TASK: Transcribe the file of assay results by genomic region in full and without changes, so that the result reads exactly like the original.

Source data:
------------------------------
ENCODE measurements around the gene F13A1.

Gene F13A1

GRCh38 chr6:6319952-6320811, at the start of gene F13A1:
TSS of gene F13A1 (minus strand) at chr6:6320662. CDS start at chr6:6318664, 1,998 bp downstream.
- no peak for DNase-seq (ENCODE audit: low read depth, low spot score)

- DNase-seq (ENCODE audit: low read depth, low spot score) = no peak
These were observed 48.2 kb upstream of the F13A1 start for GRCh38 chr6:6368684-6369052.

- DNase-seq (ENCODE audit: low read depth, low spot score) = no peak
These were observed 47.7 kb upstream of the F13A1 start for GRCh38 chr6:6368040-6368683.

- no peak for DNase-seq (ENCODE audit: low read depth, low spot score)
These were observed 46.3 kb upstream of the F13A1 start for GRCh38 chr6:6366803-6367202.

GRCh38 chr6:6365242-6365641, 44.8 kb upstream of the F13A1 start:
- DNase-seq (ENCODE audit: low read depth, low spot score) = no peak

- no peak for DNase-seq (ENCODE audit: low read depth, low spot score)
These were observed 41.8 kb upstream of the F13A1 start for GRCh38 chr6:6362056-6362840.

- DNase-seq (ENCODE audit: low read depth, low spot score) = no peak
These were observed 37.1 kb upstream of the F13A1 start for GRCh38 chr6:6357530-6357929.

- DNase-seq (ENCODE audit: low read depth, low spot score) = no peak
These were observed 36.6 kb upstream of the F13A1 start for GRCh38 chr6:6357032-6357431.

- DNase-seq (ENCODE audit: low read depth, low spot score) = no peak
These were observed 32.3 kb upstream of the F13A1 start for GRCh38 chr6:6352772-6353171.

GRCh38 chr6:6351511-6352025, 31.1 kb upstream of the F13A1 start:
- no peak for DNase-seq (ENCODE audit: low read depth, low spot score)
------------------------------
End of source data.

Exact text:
ENCODE measurements around the gene F13A1.

Gene F13A1

GRCh38 chr6:6319952-6320811, at the start of gene F13A1:
TSS of gene F13A1 (minus strand) at chr6:6320662. CDS start at chr6:6318664, 1,998 bp downstream.
- no peak for DNase-seq (ENCODE audit: low read depth, low spot score)

- DNase-seq (ENCODE audit: low read depth, low spot score) = no peak
These were observed 48.2 kb upstream of the F13A1 start for GRCh38 chr6:6368684-6369052.

- DNase-seq (ENCODE audit: low read depth, low spot score) = no peak
These were observed 47.7 kb upstream of the F13A1 start for GRCh38 chr6:6368040-6368683.

- no peak for DNase-seq (ENCODE audit: low read depth, low spot score)
These were observed 46.3 kb upstream of the F13A1 start for GRCh38 chr6:6366803-6367202.

GRCh38 chr6:6365242-6365641, 44.8 kb upstream of the F13A1 start:
- DNase-seq (ENCODE audit: low read depth, low spot score) = no peak

- no peak for DNase-seq (ENCODE audit: low read depth, low spot score)
These were observed 41.8 kb upstream of the F13A1 start for GRCh38 chr6:6362056-6362840.

- DNase-seq (ENCODE audit: low read depth, low spot score) = no peak
These were observed 37.1 kb upstream of the F13A1 start for GRCh38 chr6:6357530-6357929.

- DNase-seq (ENCODE audit: low read depth, low spot score) = no peak
These were observed 36.6 kb upstream of the F13A1 start for GRCh38 chr6:6357032-6357431.

- DNase-seq (ENCODE audit: low read depth, low spot score) = no peak
These were observed 32.3 kb upstream of the F13A1 start for GRCh38 chr6:6352772-6353171.

GRCh38 chr6:6351511-6352025, 31.1 kb upstream of the F13A1 start:
- no peak for DNase-seq (ENCODE audit: low read depth, low spot score)